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Who Would You Want to Help You If You Had Been Raped?

It just happened again. The San Francisco Chronicle reported that a young woman’s report of having been raped on the UC Santa Cruz campus in broad daylight earlier this month was determined to be a false report, and within three hours, almost 100 people had weighed in on the “comments” section to express their opinions as to why women falsely report sexual assault, and what the punishment for false reports should be.

Disturbingly, several readers opined that the woman should be sentenced to “work with real rape victims” in order to gain an understanding of how serious a charge rape is. Do these commenters seriously feel that it would be therapeutic for a person who has been traumatized by sexual assault to spend time with someone who is being punished for filing a false rape report? Why does “teaching a lesson” to the bogus victim take precedence over providing specialized services to survivors of sexual assault to assist them in recovering emotionally from their trauma, and providing support and advocacy as they negotiate the systems of law enforcement, the courts, health care and social services? And why is working with rape survivors perceived to be a punishment rather than a respected calling that requires enormous dedication, empathy and knowledge?

The volunteers at Tri-Valley Haven’s Rape Crisis Center have all completed a 65-hour state-approved training to prepare them to provide crisis counseling, advocacy, case management or professional psychotherapy to survivors. It is a comprehensive and emotionally difficult training, and not everyone who begins the training completes it. Sometimes trainees discover that their own emotions are so triggered by the content of the training that they are afraid they will break down in tears themselves when they should be providing support and reassurance. Sometimes our staff observes that a trainee persists in holding victims responsible for their rapes by questioning why they allowed themselves to get into a dangerous situation, or in dictating what a survivor “must” do rather than empowering a survivor to determine what she or he feels is the best course of action.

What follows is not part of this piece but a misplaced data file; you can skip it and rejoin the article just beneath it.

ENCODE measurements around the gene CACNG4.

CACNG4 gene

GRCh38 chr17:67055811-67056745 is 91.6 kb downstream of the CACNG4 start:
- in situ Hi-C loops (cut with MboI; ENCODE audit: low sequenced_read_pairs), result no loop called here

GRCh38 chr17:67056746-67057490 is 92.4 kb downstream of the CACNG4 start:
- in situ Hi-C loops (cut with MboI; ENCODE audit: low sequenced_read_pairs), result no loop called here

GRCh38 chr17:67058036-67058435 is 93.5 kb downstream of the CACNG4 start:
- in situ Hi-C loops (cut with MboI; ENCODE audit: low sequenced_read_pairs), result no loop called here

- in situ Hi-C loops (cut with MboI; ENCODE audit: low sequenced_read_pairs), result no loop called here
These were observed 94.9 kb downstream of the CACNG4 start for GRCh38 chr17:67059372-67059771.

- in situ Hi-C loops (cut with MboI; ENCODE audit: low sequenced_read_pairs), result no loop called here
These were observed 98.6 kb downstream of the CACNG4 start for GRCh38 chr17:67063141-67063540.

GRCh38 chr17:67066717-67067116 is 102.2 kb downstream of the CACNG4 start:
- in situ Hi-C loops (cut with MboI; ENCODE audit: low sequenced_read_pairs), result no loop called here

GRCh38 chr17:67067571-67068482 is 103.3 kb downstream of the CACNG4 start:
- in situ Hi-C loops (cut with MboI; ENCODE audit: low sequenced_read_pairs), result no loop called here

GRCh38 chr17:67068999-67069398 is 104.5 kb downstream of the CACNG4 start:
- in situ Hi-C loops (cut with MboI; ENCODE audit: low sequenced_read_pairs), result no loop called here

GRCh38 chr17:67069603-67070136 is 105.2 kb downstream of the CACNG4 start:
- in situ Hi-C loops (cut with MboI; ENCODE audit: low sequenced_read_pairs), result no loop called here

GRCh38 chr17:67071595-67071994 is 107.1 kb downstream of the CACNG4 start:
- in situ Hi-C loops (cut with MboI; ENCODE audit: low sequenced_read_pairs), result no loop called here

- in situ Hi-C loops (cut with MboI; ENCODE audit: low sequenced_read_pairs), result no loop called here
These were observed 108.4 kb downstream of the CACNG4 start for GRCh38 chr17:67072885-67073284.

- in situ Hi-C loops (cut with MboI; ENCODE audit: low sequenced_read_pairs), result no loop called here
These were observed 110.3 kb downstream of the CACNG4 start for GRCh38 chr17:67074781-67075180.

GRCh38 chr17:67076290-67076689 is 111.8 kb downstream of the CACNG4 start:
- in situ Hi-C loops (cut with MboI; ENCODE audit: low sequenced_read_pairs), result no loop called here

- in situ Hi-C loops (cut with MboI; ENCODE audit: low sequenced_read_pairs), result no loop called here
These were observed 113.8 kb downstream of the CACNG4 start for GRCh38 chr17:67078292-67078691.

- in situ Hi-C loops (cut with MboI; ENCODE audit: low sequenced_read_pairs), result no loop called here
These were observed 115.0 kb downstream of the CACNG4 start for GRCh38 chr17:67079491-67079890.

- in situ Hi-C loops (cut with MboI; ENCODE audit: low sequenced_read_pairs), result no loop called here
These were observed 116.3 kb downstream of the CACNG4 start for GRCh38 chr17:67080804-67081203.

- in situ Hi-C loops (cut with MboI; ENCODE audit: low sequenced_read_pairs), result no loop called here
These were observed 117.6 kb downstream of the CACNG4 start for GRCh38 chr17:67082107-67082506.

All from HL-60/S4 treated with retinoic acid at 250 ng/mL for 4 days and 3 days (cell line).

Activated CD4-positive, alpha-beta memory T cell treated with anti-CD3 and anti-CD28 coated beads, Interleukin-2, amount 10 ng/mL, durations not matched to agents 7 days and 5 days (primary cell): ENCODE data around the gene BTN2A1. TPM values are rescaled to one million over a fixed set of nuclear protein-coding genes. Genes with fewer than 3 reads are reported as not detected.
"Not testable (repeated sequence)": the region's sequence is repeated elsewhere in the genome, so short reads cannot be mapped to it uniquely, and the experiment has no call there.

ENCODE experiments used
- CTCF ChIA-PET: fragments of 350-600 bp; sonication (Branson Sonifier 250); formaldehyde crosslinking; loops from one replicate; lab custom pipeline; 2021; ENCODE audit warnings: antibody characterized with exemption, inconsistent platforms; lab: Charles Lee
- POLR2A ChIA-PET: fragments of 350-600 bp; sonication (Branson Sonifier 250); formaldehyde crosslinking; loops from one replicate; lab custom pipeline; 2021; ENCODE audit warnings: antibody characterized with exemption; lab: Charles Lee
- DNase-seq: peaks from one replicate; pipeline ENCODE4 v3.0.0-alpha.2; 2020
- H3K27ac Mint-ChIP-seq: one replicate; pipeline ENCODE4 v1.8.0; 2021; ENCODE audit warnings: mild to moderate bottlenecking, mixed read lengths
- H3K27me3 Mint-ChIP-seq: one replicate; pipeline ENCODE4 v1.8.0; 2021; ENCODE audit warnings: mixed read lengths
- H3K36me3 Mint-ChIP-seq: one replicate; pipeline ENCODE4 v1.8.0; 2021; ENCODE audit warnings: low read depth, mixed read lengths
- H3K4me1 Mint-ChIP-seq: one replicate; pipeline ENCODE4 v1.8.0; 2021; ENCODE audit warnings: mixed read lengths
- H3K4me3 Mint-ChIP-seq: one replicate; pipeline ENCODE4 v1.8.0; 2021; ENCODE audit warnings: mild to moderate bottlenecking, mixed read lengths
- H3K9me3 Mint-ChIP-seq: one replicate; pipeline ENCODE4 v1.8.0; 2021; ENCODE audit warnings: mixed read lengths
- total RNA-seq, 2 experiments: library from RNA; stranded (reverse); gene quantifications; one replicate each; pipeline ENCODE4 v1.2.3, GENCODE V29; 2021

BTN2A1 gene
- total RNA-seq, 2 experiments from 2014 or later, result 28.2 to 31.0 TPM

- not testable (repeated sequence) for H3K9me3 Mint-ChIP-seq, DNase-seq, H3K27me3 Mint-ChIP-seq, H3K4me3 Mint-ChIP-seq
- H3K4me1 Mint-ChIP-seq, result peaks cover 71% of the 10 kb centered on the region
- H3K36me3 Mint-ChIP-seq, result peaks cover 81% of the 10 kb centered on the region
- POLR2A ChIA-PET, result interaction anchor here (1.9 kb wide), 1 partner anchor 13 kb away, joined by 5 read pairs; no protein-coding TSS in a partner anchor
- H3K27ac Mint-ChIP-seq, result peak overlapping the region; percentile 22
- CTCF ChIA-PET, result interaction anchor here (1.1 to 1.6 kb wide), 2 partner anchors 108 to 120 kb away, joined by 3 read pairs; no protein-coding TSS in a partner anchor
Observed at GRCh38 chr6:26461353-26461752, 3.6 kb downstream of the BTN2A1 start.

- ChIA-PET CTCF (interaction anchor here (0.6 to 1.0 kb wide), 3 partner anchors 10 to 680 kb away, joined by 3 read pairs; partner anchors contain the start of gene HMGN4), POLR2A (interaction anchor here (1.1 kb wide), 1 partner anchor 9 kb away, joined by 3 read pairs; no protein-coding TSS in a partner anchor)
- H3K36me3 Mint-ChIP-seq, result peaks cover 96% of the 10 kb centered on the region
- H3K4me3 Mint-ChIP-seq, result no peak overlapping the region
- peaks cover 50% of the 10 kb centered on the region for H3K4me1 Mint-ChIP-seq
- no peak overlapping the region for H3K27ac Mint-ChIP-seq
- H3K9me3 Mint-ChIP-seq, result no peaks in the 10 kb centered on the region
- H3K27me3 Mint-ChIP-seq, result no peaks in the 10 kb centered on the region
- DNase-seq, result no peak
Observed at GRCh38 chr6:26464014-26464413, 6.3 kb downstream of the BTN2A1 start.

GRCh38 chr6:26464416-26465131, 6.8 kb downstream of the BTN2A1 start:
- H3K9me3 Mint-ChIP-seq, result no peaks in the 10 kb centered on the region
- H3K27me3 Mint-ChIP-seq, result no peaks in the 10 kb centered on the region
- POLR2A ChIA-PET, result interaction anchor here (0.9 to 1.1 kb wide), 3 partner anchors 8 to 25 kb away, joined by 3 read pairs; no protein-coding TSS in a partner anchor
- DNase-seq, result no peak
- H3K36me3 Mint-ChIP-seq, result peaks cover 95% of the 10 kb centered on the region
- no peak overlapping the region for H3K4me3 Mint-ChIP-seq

When we see that a trainee is struggling to contain their own emotions, or that they propose interventions that are detrimental to survivors, staff meets with that person to express our concerns and ask for feedback from the trainee. Depending on the response, the person may need additional training and role-playing with staff before being certified to work with survivors, they may be re-directed to other volunteer opportunities at the Haven that do not involve providing client services or, if they have a serious conflict with our agency values, they may be asked to leave the training and not volunteer in any capacity.

Our first responsibility is to provide the highest quality of services to the survivors who turn to us for support in the aftermath of trauma. These services can only be provided by volunteers and staff who have a passion for the work and are motivated to support and empower survivors. It is not a job for court-ordered convicts who may be struggling with mental health issues of their own.

Tri-Valley Haven provides community education about the realities of sexual assault, the services the Haven provides, sexual assault prevention and self-defense for women and girls. To schedule a presentation for your school, workplace, club or place of worship, please call our community building at (925) 449-5845. Together we build a world without violence.

Vicki Thompson

Director of Domestic Violence Services

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